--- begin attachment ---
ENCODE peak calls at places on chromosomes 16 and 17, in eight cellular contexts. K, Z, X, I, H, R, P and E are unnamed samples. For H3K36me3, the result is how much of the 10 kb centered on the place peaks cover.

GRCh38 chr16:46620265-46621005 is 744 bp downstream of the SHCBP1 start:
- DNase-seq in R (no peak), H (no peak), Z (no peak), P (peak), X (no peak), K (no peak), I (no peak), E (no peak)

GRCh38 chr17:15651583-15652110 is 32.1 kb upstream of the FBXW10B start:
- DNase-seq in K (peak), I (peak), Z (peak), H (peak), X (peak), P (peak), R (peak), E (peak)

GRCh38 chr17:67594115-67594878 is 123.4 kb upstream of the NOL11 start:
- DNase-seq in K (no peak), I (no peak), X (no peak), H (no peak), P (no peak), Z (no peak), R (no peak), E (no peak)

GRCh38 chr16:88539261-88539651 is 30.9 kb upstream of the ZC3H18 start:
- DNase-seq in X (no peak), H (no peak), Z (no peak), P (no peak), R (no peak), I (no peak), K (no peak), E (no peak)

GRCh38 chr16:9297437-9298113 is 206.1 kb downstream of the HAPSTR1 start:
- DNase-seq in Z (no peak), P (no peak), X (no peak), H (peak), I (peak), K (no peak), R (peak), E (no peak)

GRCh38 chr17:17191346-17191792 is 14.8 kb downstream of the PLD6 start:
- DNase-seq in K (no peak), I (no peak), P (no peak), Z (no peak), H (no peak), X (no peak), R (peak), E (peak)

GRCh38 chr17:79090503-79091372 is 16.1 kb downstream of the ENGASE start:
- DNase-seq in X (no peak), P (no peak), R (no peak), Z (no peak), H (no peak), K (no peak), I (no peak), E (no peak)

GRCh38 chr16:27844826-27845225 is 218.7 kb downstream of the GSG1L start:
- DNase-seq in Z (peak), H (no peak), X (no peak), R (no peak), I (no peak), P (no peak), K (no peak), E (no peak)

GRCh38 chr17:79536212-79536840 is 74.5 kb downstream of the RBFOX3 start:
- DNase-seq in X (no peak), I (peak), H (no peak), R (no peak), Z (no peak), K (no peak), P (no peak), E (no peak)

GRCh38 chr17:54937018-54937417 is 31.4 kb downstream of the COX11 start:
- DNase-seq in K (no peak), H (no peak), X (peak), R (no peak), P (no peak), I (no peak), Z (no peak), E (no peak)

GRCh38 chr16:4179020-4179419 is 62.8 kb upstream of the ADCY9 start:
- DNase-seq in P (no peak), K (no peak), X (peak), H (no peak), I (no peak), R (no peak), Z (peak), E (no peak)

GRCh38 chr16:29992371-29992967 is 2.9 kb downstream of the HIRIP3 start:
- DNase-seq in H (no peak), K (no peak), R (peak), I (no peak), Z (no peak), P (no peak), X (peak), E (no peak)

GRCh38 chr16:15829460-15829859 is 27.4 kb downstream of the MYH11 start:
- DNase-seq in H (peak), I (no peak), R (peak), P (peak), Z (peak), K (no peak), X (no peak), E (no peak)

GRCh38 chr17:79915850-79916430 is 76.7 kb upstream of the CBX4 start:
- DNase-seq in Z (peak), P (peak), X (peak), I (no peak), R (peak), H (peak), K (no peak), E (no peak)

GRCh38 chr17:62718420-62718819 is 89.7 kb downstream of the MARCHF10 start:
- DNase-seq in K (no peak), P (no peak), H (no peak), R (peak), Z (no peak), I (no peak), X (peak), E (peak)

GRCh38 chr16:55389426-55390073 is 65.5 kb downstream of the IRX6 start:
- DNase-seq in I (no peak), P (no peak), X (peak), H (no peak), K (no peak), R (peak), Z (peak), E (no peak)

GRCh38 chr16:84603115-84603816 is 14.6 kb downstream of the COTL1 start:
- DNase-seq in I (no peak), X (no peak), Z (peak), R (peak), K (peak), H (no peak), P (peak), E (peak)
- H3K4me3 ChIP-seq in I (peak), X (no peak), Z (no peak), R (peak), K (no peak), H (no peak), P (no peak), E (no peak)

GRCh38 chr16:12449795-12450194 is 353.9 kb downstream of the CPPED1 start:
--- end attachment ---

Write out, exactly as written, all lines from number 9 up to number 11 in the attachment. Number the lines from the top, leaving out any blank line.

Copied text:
- DNase-seq in X (no peak), H (no peak), Z (no peak), P (no peak), R (no peak), I (no peak), K (no peak), E (no peak)

GRCh38 chr16:9297437-9298113 is 206.1 kb downstream of the HAPSTR1 start:
- DNase-seq in Z (no peak), P (no peak), X (no peak), H (peak), I (peak), K (no peak), R (peak), E (no peak)